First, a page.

What’s Plan B? Replace the Kingdom of Saud with what? Another Syria or Libya? As in WWII, there are no good answers to your question, just greater or lesser awful ones.

    • 0 avatar
      Xeranar

      Half are probably stolen outright. The other half are small purchases using straw buyers at numerous dealerships. Nothing to raise suspicions. Plus, there are quite a few ways for these dealerships to cover the paper trail if they really want to.

    • 0 avatar
      L'avventura

      It won’t help much.

      We’ve seen cases were a plumber in Texas, who traded in his Toyota for a Ford F-250 to a Ford dealership, found his truck in Syria used by Islamic militants.

      http://www.cnn.com/2015/12/14/us/terror-truck-lawsuit/

      Cars and trucks are easily purchased new and used by mostly anyone, anywhere, in the world. Its not like there is a single evil car dealer somewhere funneling trucks to ISIS; there is no need for such complexities.

      The reason why ISIS uses Toyotas is likely more logistical. Its produced around the world and has a ample supply of parts for maintenance.

      The reality is that there really isn’t that many cheap global pick up truck platforms to choose from for anyone in the Middle East and Asia. Mitsubishi Triton, Nissan Navara/NP300 and Ford Ranger is really the only available alternatives (outside of Chinese Great Wall trucks). The Amarock and Silverado are smaller players without large production capacity in Asia (Amarock will start production in Algeria in 2017). It means that the Toyota Hilux is pretty much the default option.

      • 0 avatar

        It was a horse, not a mule.

        With apologies to Fiddler on the Roof, the plumber traded in a Ford F-250, not a Toyota, as you can see in the photo of the truck in TTAC’s post on the lawsuit.

        https://www.thetruthaboutcars.com/2015/12/texas-plumber-sues-dealer-traded-truck-advertising-ends-syrian-jihadis/

      • 0 avatar
        RobertRyan

        @L’avventura
        Toyota Hilux is vey very good Off Road and on sand. Very much present in the ME. I noticed they use that Korean mini truck a lot to carry around the twin 30’s or heavier European / Japanese trucks for the very heavy AA Guns

  • avatar
    Arthur Dailey

    I have just one question. If the Hilux does such a good job as a military vehicle. And it has demonstrated its ability in numerous conflicts throughout Africa and the Middle East.

    Then why do western militaries spend tens if not hundreds of millions developing vehicles to do relatively the same job?

    • 0 avatar
      Corollaman

      Because the military would not buy anything not 100% ‘Murican

      • 0 avatar
        WRohrl

        The US Army already is buying Toyotas for military use. And the USMC has Mercedes G-Classes in their inventory. Nothing American about either of them.

      • 0 avatar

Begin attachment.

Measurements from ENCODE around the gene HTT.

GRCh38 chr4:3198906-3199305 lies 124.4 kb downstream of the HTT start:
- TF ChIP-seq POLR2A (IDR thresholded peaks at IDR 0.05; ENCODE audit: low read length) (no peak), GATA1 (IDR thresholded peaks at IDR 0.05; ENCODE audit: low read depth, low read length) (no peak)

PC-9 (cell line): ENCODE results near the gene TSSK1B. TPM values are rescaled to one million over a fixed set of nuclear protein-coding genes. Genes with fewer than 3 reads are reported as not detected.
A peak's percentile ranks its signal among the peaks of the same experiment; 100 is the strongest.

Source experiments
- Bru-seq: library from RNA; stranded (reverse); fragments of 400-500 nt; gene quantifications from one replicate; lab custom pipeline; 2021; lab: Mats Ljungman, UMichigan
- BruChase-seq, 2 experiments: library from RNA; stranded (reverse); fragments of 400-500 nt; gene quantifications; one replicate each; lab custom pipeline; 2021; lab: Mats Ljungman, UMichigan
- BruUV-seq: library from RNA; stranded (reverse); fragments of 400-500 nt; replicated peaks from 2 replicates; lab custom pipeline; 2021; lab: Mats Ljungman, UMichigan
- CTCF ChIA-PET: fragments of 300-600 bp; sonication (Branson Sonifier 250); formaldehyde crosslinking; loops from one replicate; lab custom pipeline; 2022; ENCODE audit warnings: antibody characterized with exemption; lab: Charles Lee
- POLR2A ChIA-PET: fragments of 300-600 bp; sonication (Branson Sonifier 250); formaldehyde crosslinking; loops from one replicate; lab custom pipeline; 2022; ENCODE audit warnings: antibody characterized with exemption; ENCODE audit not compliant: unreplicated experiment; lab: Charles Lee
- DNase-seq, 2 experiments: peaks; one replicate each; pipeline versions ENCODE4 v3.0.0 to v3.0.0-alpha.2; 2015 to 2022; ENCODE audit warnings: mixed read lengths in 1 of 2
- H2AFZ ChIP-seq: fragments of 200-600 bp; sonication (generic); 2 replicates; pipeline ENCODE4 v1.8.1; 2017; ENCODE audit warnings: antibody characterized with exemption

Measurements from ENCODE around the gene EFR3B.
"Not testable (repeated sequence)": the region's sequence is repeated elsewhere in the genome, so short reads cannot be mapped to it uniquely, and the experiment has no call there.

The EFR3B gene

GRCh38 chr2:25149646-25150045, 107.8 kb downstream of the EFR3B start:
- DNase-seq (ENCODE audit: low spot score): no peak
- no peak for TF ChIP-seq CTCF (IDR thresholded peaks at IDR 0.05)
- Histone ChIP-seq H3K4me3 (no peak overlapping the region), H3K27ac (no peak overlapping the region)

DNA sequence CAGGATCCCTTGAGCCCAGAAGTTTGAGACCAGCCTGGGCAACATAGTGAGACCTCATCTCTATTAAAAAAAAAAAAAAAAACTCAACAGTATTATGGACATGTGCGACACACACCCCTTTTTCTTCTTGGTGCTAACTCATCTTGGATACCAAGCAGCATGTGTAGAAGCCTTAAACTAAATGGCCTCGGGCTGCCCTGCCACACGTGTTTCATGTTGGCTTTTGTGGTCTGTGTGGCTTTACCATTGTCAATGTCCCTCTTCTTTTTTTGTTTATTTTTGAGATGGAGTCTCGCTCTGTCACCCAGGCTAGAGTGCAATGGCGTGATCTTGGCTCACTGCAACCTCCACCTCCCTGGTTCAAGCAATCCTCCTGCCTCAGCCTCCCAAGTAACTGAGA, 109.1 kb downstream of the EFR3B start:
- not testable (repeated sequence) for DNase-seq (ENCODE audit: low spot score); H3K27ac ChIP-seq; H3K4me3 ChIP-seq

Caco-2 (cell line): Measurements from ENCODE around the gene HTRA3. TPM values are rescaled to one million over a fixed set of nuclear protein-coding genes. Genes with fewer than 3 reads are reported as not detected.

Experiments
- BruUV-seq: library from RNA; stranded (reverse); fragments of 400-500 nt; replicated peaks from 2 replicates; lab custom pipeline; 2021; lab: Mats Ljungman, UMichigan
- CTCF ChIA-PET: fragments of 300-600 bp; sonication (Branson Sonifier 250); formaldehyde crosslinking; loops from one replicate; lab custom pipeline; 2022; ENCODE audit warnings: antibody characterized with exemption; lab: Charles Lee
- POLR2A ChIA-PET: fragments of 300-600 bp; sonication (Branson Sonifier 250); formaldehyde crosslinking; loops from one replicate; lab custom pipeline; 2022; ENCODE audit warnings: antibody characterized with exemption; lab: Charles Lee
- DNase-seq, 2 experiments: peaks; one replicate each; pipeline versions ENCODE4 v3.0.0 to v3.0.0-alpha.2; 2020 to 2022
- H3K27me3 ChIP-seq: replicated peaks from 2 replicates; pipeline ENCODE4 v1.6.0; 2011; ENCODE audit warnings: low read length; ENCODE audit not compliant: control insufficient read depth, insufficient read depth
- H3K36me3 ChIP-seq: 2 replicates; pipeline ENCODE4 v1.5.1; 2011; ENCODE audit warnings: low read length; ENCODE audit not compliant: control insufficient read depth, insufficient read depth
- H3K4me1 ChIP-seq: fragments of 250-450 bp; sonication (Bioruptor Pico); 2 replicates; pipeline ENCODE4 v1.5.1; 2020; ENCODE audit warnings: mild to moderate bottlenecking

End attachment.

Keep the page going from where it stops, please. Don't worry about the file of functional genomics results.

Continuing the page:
JohnTaurus_3.0_AX4N

        Lol @corolla- another great off the cuff, and totally unfounded, remark by you.

        The Toyota’s are modified by ISIS, and even then are not superior to military spec hardware. Would you like to hit an IED in a Toyota pick up or an armored military-spec vehicle designed to keep you alive in just this situation?

        ISIS would make do with VW Caddys if that’s all they could get their hands on. Its just a common all-purpose 4wd vehicle that can haul payload.

        Our F-150 4wd is just as “military-ready” from the factory as a new HiLux. In a fight to defend this country from invaders or other major in-country threat, you bet your sweet AsperCream you would see them and GM, Ram etc trucks used exactly as ISIS uses the HiLux. That does not mean they are ready for war more so than purpose-built military trucks, but they’re capable of filling the same role as HiLux does for ISIS if required.

        • 0 avatar
          RobertRyan

          @JohnTaurus_3.0_AX4N

          A VW Caddy is a great delivery vehicle, but like a lot US Pickups it is very much hindered by it’s Off Road Performance. You say rhy not a Raptor?
          Can you imagine a Raptor carrying anything more than 500lbs of payload.?

    • 0 avatar
      SCE to AUX

      The Hilux isn’t bullet-proof (literally), and its occupants apparently don’t care.

      The US would rather spend billions on safer vehicles, than answer to Congress about why our ‘advisors’ are being killed in unarmored pickup trucks.

      • 0 avatar
        28-Cars-Later

        Congress isn’t asking the right questions now are they? Such as why does the Pentagon have advisers there in the first place?

        Korea

        Vietnam

        Gulf War

        Iraq

        Afghanistan

        One out of five with a “W” isn’t enough to suggest, maybe this isn’t working. Stupid morons fighting the Soviets in another proxy war which benefits NO ONE in this country.